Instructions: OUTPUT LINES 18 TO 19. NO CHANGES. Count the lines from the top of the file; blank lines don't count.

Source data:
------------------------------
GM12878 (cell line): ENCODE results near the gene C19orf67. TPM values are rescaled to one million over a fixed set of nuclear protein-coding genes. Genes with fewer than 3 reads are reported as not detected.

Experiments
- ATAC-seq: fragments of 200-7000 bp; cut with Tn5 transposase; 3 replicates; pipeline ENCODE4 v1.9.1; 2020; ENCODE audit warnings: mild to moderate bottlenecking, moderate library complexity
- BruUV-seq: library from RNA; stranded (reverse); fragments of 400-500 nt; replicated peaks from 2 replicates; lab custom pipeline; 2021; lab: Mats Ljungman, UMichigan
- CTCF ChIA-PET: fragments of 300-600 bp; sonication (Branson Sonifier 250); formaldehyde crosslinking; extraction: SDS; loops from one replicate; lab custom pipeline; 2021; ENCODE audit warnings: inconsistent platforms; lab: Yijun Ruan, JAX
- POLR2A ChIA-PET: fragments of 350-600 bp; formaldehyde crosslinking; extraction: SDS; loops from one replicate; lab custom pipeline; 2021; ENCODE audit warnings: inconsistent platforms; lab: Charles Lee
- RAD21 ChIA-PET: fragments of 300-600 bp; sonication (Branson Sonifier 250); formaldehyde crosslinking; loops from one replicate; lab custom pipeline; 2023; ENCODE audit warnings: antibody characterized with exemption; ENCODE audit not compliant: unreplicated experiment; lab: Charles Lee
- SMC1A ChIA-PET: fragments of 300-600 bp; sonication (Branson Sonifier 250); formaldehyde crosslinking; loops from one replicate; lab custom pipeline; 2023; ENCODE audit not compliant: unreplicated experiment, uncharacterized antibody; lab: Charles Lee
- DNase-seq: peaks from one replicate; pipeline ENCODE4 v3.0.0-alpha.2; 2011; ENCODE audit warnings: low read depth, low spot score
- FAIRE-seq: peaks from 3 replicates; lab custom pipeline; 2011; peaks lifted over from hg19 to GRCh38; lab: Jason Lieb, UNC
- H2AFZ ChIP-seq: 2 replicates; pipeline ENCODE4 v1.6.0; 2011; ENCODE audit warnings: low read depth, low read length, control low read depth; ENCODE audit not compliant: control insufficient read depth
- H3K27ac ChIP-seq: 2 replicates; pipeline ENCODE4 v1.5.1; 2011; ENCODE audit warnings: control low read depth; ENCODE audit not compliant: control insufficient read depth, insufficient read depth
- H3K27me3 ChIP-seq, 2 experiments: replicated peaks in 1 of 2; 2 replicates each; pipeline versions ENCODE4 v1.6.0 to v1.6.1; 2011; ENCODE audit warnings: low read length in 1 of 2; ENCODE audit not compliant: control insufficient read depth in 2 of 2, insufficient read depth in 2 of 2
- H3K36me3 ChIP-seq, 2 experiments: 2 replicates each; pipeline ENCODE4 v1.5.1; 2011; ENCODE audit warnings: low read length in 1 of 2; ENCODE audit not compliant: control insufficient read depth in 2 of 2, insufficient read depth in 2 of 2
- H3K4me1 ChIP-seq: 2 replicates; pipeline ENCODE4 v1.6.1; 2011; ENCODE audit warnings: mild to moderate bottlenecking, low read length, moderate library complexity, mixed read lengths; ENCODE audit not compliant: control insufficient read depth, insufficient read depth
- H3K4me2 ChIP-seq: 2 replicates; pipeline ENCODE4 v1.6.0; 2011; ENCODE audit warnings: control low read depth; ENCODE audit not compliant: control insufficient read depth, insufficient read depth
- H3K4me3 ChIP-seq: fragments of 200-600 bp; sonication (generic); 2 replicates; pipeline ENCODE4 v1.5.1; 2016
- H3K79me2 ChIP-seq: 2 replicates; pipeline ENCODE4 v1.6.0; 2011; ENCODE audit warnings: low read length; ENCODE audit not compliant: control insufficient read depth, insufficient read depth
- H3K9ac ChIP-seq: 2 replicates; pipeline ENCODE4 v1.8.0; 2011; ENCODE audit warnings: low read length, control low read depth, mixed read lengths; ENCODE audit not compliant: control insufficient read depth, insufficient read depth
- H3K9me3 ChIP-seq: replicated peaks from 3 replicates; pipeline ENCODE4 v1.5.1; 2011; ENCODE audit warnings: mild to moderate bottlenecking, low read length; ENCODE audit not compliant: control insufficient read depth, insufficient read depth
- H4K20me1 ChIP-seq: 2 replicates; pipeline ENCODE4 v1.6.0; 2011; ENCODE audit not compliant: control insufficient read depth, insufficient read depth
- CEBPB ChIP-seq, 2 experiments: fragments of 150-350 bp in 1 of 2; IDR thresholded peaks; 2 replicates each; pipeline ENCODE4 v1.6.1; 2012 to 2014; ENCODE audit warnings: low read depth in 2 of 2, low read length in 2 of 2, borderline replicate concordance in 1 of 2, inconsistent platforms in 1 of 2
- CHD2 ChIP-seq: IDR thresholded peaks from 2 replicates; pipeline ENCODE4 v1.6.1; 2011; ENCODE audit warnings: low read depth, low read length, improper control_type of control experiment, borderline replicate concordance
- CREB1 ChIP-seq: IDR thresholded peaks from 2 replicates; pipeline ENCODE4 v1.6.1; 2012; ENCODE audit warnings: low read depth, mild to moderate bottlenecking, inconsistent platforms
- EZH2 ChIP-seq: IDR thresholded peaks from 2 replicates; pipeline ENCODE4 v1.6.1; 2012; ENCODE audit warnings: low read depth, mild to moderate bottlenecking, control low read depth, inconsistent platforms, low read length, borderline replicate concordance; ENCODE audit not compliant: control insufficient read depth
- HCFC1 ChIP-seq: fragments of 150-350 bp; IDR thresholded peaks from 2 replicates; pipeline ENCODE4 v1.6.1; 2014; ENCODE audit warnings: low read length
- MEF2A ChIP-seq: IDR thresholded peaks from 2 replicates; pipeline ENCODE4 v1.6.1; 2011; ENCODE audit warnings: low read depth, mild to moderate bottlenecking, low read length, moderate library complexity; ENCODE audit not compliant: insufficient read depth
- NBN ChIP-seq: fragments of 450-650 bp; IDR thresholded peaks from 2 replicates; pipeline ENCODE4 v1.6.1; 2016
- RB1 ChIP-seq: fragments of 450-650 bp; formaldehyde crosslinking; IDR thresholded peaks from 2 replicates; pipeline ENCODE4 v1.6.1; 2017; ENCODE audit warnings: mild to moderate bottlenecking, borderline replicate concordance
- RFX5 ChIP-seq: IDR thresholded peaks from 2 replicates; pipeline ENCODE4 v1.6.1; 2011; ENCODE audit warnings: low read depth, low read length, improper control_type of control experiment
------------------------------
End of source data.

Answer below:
- H3K79me2 ChIP-seq: 2 replicates; pipeline ENCODE4 v1.6.0; 2011; ENCODE audit warnings: low read length; ENCODE audit not compliant: control insufficient read depth, insufficient read depth
- H3K9ac ChIP-seq: 2 replicates; pipeline ENCODE4 v1.8.0; 2011; ENCODE audit warnings: low read length, control low read depth, mixed read lengths; ENCODE audit not compliant: control insufficient read depth, insufficient read depth